Several key changes relating to personal financial arrangements are covered in the Canadian government’s 2018 federal budget, which could affect the finances of you and your family. Below are some of the most significant changes to be aware of:
The government is creating a new five-week “use-it-or-lose-it” incentive for new fathers to take parental leave. This would increase the EI parental leave to 40 weeks (maximum) when the second parent agrees to take at least 5 weeks off. Effective June 2019, couples who opt for extended parental leave of 18 months, the second parent can take up to 8 additional weeks, at 33% of their income.
The government aims to reduce the gender wage gap by 2.7% for public servants and 2.6% in the federal private sector. The aim is to ensure that men and women receive the same pay for equal work. They have also announced increased funding for female entrepreneurs.
Effective for 2021 tax filings, the government will require reporting for certain trusts to provide information to provide information on identities of all trustees, beneficiaries, settlors of the trust and each person that has the ability to exert control over the trust.
Registered Disability Savings Plan holders
The budget proposes to extend to 2023 the current temporary measure whereby a family member such as a spouse or parent can hold an RDSP plan on behalf of an adult with reduced capacity.
If you would like more information, please don’t hesitate to contact us.
The government’s 2018 federal budget focuses on a number of tax tightening measures for business owners. It introduces a new regime for holding passive investments inside a Canadian Controlled Private Corporation (CCPC). (Previously proposed in July 2017.)
Here are the highlights:
Small Business Tax Rate Reduction Confirmed
Lower small business tax rate from 10% (from 10.5%), effective January 1, 2018 and to 9% effective January 1, 2019.
Limiting Access to the Small Business Tax Rate
A key objective of the budget is to decrease the small business limit for CCPCs with a set threshold of income generated from passive investments. This will apply to CCPCs with between $50,000 and $150,000 of investment income. It reduces the small business deduction by $5 for each $1 of investment income which falls over the threshold of $50,000. This new regulation will go hand in hand with the current business limit reduction for taxable capital.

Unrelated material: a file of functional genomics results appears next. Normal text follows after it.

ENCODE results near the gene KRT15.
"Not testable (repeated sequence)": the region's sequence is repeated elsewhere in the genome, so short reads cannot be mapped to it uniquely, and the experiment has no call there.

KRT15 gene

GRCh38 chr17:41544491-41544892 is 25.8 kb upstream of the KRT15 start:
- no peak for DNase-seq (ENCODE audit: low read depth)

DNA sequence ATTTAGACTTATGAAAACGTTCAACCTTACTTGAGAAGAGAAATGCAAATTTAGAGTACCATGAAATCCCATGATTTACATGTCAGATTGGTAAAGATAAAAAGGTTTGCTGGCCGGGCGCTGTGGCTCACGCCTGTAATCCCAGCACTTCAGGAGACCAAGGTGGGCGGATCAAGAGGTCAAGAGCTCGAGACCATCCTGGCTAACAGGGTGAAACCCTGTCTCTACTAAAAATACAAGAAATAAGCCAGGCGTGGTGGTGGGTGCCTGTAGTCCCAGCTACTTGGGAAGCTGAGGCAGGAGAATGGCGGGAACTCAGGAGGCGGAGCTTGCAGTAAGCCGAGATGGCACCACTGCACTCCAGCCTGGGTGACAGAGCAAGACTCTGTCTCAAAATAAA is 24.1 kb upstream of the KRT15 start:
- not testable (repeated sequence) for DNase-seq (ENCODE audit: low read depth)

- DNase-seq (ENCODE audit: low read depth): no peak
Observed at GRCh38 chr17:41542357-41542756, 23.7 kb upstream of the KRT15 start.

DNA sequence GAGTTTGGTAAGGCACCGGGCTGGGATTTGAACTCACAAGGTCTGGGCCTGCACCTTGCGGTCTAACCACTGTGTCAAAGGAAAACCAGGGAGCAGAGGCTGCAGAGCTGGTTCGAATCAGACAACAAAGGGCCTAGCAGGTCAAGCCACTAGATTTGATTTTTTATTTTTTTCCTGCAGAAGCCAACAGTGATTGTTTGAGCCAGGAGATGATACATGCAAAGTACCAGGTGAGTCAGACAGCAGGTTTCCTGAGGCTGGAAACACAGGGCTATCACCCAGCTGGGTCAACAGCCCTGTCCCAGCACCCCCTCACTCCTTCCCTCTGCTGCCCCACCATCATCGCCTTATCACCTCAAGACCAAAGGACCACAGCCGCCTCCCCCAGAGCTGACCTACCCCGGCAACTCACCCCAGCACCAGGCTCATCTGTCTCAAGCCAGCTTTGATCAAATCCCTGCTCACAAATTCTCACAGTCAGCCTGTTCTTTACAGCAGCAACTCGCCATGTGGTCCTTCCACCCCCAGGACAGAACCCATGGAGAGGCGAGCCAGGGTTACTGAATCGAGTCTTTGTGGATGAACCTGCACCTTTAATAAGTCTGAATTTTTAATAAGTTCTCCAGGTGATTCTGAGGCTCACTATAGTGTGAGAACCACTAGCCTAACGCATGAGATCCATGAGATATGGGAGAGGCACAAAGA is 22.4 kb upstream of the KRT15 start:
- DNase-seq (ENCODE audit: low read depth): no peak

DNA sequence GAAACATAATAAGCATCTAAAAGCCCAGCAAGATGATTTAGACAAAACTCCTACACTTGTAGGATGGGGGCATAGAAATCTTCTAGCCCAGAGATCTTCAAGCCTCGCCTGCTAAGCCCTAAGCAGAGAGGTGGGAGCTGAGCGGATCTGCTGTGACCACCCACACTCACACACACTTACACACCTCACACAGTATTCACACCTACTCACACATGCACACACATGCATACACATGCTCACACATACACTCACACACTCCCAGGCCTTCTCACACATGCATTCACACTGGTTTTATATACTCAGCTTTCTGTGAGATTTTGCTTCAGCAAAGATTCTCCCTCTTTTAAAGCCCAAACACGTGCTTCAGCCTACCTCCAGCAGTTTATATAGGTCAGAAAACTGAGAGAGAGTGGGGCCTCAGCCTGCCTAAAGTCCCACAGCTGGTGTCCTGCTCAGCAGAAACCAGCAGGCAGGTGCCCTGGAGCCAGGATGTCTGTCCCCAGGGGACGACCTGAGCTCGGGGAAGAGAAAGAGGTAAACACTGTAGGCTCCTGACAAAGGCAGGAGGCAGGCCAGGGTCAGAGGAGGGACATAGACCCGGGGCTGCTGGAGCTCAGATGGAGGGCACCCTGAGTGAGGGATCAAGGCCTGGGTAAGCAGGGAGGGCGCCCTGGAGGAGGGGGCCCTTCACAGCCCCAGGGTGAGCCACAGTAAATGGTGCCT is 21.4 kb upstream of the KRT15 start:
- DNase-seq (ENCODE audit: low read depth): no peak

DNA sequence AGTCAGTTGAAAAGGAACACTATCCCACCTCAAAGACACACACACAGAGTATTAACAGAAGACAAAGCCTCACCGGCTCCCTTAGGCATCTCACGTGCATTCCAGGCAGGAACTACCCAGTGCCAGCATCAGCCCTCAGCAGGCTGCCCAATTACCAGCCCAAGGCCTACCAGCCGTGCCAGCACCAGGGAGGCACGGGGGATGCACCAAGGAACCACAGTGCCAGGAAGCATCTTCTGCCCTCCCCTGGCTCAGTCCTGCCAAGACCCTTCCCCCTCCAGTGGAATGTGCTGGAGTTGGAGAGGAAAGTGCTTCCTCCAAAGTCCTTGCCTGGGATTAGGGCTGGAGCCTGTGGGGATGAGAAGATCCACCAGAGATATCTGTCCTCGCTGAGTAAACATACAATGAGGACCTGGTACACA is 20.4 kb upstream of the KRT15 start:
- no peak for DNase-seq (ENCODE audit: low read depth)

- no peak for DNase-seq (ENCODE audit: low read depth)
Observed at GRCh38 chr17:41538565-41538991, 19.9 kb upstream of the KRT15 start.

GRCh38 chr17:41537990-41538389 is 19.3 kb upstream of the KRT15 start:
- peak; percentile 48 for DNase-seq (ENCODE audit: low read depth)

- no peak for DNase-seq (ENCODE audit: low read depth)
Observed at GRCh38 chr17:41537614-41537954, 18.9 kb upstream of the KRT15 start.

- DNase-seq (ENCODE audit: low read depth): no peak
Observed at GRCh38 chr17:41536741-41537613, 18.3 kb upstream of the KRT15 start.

Limiting access to refundable taxes
Another important feature of the budget is to reduce the tax advantages that CCPCs can gain to access refundable taxes on the distribution of dividends. Currently, a corporation can receive a refundable dividend tax on hand (known as a RDTOH) when they pay a particular dividend, whereas the new proposals aim to permit such a refund only where a private corporation pays non-eligible dividends, though exceptions apply regarding RDTOH deriving from eligible portfolio dividends.
The new RDTOH account referred to “eligible RDTOH” will be tracked under Part IV of the Income Tax Act while the current RDTOH account will be redefined as “non-eligible RDTOH” and will be tracked under Part I of the Income Tax Act. This means when a corporation pays non-eligible dividends, it’s required to obtain a refund from its non-eligible RDTOH account before it obtains a refund from its eligible RDTOH account.
Health and welfare trusts
The budget states that it will end the Health and Welfare Trust tax regime and transition it to Employee Life and Health Trusts. The current tax position of Health and Welfare Trusts are linked to the administrative rules as stated by the CRA, but the income Tax Act includes specific rules relating to the Employee Life and Heath Trusts which are similar. The budget will simplify this arrangement to have one set of rules across both arrangements.